<% vol = 16 number = 3 prevlink = 146 nextlink = 155 titolo = "TREATMENT WITH BURNSHIELD IN PATIENTS WITH CUTANEOUS BURNS. DEFINITIVE DATA" volromano = "XVI" data_pubblicazione = "September 2003" header titolo %>

Osti E., Osti F.

Emergency Department, San Donà di Piave, ASL 10 Oriental Veneto, Italy

SUMMARY. The results are presented of a study of burn patients involving the use of Burnshield for cutaneous burns of varying degree caused by a number of agents. Our original aim was to look for useful materials in order to counteract pain in burn patients. The study has now also come to include the incidence of late complications (keloids and hypertrophic scars). Therapy with successive medication with Burnshield has been reported in experimental studies by Jandera and Arturson. The mean percentage of burned skin in our patients was 3.7% (range, 1-9%). All the patients were examined monthly and treated with Sameplast and/or Siloskin, depending whether the re-epithelialization zone post-burn still presented areas of granulation tissue in an active phase. Of the 18 patients included in the study, eight received therapy with Sameplast (one also with Siloskin). Therapy in these cases was initiated after re-epithelialization and continued on average for 4.1 months (range, 1-14 months). The use of Burnshield only until re-epithelialization reduced the incidence of late complications to 44.4% (8 patients out of 18). The results of the follow-up after re-epithelialization showed an overall incidence of late complications in only 22.2% of the cases.


Many agents have been used over the centuries in burns treatment. Cold water was tried in 1799 by Earle,1 while in even more remote times silver was an agent frequently used in the topical treatment of burns, a practice recently reintroduced by Moyer.2 It has been stated that a 0.5% silver nitrate solution is the lowest useful concentration of antibacterial activity against Staphylococcus aureus and Pseudomonas aeruginosa.2-4 More recent developments in the use of silver have involved the use of silver sulphadiazine5,6 and a combination of silver sulphadiazine with cerium nitrate.7,8 It is confirmed in a recent publication that silver sulphadiazine continues to be the remedy for topical use most widely used in American burns centres.9

The materials used in the treatment of burns range from conventional dressings (paraffin gauzes or silicone polymer, MEBO, etc.) to synthetic medications (impermeable adhesive film, creams and sprays, hydrocolloids, hydrogel, gels and superabsorbents, etc.) and biological dressings (allografts, xenograft skin, collagen, etc.). The long-term results of the re-epithelialization of the lesions are comparable.10,11 Patients with extensive burns present a reduction in cell-mediated immunity activity.12-14 Most of the methods used in burn treatment have been directed above all at the prevention of infection, and only a few at direct care of the burn.15

Some experimental research recently conducted on skin burns of varying degree and percentage defines a burn as a state of dehydration. As indirect confirmation of this, repeated “cooling” of the burn with a water-imbued gauze or other means (hydrogel) reduces the surface temperature and the state of dehydration of the burn zone, with a diminution of pain and of damage due to perilesional vasodilatation.16-21

The best way to deal with the burn itself and the great problem of infection would appear to be to find a correct compromise between hydration and antisepsis. Burnshield (hydrogel) is composed of water (96%) and melaleuca (1.03%); it promotes hydration in the burn zone, while at the same time this essential oil of the tea tree prevents the infection from having any bacteriostatic action.18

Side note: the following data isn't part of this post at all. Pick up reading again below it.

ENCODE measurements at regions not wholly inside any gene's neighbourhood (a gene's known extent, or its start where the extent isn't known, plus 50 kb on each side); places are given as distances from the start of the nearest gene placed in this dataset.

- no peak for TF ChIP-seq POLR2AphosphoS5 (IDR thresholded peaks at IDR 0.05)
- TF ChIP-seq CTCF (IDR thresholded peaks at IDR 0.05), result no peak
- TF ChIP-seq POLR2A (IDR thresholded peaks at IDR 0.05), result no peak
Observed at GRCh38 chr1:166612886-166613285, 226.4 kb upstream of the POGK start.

Our original aim was to find useful materials in the fight against pain in burn patients, and our results were good.22 Now, at some distance of time (mean follow-up, 15.2 months; range, 14-18 months), we report on the incidence of late complications (keloids and hypertrophic scars) in our study. In order to compare the findings of our research, it would be useful to conduct a programme of multi-centre studies, with a number of cases involving at the same time first-aid structures, the 118 emergency service telephone number, and burns centres.

Materials and methods

Between July 2000 and January 2001, we treated 20 patients with Burnshield for cutaneous burns of varying degree (1st-3rd degree) due to a variety of causal agents (physical and chemical). Eighteen patients with burns in more than 50% of the body surface area (BSA) were eventually included in the study - one was discarded owing to intolerance to Burnshield and one was transferred to another burns centre. The mean age of the patients was 35.4 yr (range, 1-79 yr). Three patients were male and 15 were female. The mean percentage of burned skin was 3.7% (range, 1-9%). Table I presents the number of patients in relation to the degree the degree of burn. Table II shows the number of patients in relation to the percentage of burned body surface area. Table III gives the number of patients in relation to the chemical and physical agents that caused the burn.

<% createTable "Table I ","Degree of burn in relation to number of patients",";Degree of burn;Number of patients@;1st;2@;1st-2nd;2@;2nd;8@;2nd-3rd;4@;3rd;2","",4,300,true %> <% createTable "Table II ","Percentage body surface area burned in relation to number of patients",";Percentage burned BSA;Number of patients@;1;2@;2;6@;3;3@;4;2@;5;1@;6;1@;7;1@;9;2","",4,300,true %> <% createTable "Table III ","Burn agents in relation to number of patients",";Physical agents;Chemical agents@;15;3","",4,300,true %>

The body area burned was the upper or lower limbs in 14 out of the 18 patients (77.7%), the limbs and abdomen in two patients (11.1%), the chest in one patient (5.5%), and the face in one patient (5.5%). All patients in the study received repeated medications with Burnshield every 12 h to 2 days, depending on the degree and extent of the burn. The lesions were first cooled and cleansed with physiological solution at room temperature (23 °C) and treated surgically within 24 h if necrosis was present. The burn was treated repeatedly with the hydrogel, the entire area being sealed with an impermeable film until complete re-epithelialization. We performed either fibrinectomy or dabbing procedures with silver nitrate in the event of the appearance respectively of abundant fibrin or of exuberant granulation tissue during the damage repair phase.21